Microsoft Kinect Heats Race Debate: Does Face-Recognition Software Discriminate?

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Microsoft's Kinect for Xbox 360 has reignited the debate about whether facial-recognition software may be racist. The U.S. has made many strides over the past century toward treating people with equality regardless of the color of their skin, but it seems that technology, surprisingly, has moved at a slower pace. The launch of Microsoft's (MSFT) long-anticipated motion-sensing video game, Kinect for Xbox 360, has fueled the debate over whether facial-recognition software discriminates against some races.

GameSpot noted in a review Wednesday that Kinect's facial recognition capabilities appear to fail to recognize players with dark skin. It's by no means the first time that facial-recognition software has faced allegations of being less than fair and equal fashion. Remember last year's brouhaha over claims that HP's (HPQ) Webcams failed to track people with dark skin?

"It's unfortunate to have these incidents in the creation of a product," says Patrick Flynn, a professor of computer science and engineering at the University of Nortre Dame and a biometrics research who has authored papers on face recognition technology. "There's nothing like the harsh light of publicity to point out a need for a remedy."

Here's what GameSpot had to say in its review of the Kinect:
While testing out the Kinect, two dark-skinned GameSpot employees experienced problems with the system's facial-recognition abilities. The system recognized one employee inconsistently, while it was never able to properly identify the other despite repeated calibration attempts. However, Kinect had no problems identifying a third dark-skinned GameSpot employee, recognizing his face after a single calibration. Lighter-skinned employees were also consistently picked up on the first try.
Diversity Training for Software

While Flynn, who specializes in biometrics for government applications, noted that he's unfamiliar with the development process behind Microsoft's Kinect and other commercial products using face-recognition software, he said the difficulty with face-recognition software in general is that it usually needs to be trained to adequately detect various people.

Similar to voice-recognition software, in which accuracy improves the more it's exposed to a person's voice, face-recognition software works better with increased exposure to a person's face. "As a rule, it's been difficult to have a sufficient number of dark-skin people to provide the data needed to train these systems," Flynn says.

For one thing, it's expensive to recruit subjects, so companies often turn to "locals," such as their own employees and families, instead, he says. But "the demographic balance in the high-tech industry is not very representative of the country as a whole," Flynn says, pointing to a San Jose Mercury Newsarticle on diversity at Silicon Valley tech companies.

Another way to obtain facial data is to use databases assembled by other organizations, he says. "Some of these database are also lacking in demographic balance," he adds. "In some cases this is unavoidable on a practical level."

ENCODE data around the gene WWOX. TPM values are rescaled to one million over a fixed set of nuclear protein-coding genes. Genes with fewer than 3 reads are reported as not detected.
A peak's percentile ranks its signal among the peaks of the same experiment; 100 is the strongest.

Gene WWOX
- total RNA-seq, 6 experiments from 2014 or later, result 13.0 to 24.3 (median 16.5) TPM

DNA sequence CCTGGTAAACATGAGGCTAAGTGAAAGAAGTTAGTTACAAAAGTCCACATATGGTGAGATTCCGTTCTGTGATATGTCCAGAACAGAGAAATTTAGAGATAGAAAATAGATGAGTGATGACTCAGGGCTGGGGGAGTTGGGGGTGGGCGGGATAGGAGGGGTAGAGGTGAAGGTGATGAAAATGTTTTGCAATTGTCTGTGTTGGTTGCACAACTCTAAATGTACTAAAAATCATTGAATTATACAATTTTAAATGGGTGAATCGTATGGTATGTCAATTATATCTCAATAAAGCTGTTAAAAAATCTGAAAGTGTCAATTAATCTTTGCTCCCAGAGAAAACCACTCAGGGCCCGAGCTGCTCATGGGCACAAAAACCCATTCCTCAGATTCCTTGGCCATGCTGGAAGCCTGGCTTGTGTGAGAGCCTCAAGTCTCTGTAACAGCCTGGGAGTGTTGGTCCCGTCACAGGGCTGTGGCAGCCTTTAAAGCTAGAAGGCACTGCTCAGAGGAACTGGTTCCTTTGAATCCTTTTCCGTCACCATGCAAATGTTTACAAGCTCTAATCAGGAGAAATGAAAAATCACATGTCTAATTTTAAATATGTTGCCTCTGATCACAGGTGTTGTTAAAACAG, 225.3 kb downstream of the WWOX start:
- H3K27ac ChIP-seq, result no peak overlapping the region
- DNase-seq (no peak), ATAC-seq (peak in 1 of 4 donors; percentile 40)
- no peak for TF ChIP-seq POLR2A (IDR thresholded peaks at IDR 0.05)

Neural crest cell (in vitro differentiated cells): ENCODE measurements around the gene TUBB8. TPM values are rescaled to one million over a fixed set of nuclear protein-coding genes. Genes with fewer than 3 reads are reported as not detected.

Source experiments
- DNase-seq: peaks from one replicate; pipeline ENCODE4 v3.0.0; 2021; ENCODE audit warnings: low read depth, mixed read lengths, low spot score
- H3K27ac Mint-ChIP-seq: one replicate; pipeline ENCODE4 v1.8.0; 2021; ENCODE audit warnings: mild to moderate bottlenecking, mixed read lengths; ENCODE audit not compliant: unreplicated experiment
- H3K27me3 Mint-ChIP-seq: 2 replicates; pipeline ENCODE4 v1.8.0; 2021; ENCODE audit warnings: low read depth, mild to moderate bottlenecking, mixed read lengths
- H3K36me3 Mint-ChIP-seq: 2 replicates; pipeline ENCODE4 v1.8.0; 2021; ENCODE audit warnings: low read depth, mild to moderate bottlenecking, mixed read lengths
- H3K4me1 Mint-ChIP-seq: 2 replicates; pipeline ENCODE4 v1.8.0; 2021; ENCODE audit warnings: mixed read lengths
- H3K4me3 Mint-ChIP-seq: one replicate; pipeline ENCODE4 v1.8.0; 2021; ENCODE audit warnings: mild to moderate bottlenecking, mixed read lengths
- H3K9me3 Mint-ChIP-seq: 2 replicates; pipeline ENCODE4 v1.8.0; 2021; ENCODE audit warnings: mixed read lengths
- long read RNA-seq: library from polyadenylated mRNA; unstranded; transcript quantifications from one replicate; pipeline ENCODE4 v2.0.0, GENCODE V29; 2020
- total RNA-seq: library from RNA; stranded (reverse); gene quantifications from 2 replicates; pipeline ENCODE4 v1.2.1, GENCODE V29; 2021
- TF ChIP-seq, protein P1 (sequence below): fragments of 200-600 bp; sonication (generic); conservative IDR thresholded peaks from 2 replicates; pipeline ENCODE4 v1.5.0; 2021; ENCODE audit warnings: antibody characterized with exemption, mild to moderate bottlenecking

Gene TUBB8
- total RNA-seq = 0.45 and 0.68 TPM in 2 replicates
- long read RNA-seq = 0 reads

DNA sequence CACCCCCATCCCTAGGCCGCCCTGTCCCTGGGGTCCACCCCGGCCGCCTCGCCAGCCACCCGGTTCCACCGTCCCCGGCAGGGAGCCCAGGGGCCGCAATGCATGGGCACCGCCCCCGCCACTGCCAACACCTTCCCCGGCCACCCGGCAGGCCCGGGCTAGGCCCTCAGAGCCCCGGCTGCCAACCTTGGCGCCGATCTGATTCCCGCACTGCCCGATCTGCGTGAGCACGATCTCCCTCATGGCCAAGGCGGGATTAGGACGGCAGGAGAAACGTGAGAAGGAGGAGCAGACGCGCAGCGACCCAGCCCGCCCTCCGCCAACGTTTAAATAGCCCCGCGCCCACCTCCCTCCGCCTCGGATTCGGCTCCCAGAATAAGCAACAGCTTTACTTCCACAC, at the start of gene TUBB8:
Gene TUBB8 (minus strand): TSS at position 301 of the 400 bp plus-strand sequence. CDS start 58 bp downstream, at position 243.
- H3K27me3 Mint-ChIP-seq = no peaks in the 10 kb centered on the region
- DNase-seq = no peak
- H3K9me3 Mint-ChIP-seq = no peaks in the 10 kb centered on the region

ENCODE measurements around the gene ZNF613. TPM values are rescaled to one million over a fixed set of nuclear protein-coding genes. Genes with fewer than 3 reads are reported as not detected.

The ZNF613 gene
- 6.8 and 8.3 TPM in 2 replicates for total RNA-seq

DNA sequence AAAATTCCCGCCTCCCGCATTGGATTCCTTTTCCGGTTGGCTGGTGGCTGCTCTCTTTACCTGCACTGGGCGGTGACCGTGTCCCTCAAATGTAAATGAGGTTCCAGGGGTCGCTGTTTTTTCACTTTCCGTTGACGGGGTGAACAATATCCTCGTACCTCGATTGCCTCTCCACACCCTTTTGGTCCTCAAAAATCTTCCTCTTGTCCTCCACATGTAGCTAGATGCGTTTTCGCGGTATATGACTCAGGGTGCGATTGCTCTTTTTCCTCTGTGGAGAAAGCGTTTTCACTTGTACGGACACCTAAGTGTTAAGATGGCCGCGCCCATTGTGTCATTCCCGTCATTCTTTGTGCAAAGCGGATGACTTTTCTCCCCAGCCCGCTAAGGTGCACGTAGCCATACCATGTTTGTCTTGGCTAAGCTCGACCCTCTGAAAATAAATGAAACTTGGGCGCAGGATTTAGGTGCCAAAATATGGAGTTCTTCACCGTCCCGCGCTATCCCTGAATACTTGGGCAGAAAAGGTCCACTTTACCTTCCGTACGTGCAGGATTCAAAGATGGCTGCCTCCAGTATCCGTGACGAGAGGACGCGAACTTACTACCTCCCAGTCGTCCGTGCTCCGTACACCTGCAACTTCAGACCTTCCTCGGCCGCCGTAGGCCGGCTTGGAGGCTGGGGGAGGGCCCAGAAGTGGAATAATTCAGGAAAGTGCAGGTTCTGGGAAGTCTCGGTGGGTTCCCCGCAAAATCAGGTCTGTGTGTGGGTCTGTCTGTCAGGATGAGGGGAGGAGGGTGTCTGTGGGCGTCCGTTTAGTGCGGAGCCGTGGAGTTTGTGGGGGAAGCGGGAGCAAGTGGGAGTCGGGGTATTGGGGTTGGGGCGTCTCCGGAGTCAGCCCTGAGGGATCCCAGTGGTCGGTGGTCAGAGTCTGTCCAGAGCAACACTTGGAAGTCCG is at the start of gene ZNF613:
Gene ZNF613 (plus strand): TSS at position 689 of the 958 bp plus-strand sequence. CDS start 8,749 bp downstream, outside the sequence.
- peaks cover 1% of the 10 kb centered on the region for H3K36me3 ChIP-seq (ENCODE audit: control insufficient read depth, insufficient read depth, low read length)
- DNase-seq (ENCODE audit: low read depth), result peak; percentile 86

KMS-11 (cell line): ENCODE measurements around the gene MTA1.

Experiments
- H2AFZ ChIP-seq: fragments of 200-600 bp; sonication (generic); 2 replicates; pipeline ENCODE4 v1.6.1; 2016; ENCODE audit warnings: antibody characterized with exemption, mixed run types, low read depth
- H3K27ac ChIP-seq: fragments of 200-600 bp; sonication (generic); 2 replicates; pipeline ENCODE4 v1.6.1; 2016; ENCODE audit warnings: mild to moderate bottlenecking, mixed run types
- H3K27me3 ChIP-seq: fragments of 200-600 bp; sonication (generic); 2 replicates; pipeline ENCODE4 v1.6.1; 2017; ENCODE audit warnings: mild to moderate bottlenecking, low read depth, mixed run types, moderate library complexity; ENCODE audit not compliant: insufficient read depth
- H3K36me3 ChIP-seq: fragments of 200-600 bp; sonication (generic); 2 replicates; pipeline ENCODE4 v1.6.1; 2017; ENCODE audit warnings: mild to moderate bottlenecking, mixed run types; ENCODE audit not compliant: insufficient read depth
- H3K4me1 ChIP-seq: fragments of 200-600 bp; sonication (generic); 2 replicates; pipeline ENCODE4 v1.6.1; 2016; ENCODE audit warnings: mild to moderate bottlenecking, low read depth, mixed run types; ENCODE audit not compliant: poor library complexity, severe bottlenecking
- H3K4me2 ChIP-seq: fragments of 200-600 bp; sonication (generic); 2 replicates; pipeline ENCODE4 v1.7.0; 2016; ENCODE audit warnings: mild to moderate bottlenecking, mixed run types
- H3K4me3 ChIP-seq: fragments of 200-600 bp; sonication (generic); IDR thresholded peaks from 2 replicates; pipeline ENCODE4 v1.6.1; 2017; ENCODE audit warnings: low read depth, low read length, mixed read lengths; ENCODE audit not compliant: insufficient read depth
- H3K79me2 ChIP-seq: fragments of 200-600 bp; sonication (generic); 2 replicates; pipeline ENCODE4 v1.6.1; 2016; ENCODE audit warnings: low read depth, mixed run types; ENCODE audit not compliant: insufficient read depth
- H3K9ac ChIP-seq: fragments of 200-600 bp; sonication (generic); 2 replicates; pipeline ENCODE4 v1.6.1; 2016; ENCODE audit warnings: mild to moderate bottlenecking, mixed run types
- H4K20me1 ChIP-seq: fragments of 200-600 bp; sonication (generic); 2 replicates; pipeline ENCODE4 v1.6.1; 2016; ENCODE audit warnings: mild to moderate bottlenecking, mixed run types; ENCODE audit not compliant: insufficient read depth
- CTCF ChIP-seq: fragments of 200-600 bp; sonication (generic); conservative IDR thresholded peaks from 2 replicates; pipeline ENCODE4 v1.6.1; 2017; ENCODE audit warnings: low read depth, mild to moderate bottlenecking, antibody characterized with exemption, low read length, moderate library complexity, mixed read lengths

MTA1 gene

Why is it so expensive to build a diverse database pool? Researchers ideally need people to commit to having their photos taken numerous times over the course of days, weeks and preferably years, says Damon Woodard, an assistant professor at Clemson University and director of its biometrics and pattern recognition lab. And folks who are willing to be part of a data pool typically expect some form of compensation, he adds.

This data is critical when the face-recognition software is in the development stage. The greater the diversity of the people in the data pool, the better the chances it will work with the market it's designed to address. And diversity in the training process is especially important because most of these systems can't generalize. For example, it's proven extremely difficult to develop systems with flexible enough learning capabilities that they recognize eye shapes of people from Europe and not just of people from Northern Europe, Flynn says.

Further Investigation

Microsoft, for its part, is investigating the problems cited in the GameSpot report, according to an email statement. "We are investigating GameSpot's problems with the facial recognition feature of Kinect for Xbox 360. Kinect will work with people of all shapes and ethnicities," the company says.

When the HP Webcam issue arose late last year, Consumer Reports issued its own report finding that the problem had to do with inadequate lighting: One solution was to shine more light onto the face of users with dark skin.

And in the case of Microsoft's Kinect, Consumer Reports also found no problems in its tests. In a blog post late Thursday, it said:
The Kinect recognized both players at adequate light levels and failed to recognize both players at levels that were too low. At no time did it recognize one player and not the other...

....To sum up, the Kinect recognition issues affect automatic logins to the Xbox it's attached to if it's being used in poorly lit environments. But even without facial recognition, players can still log in to their personal avatars using simple hand-gestures or with standard Xbox controllers.
Regardless of whether the test from Consumer Reports or GameSpot proves to be more accurate, experts Woodard and Flynn both say they'd like to see more diversity in the data pool used to develop face-recognition software.





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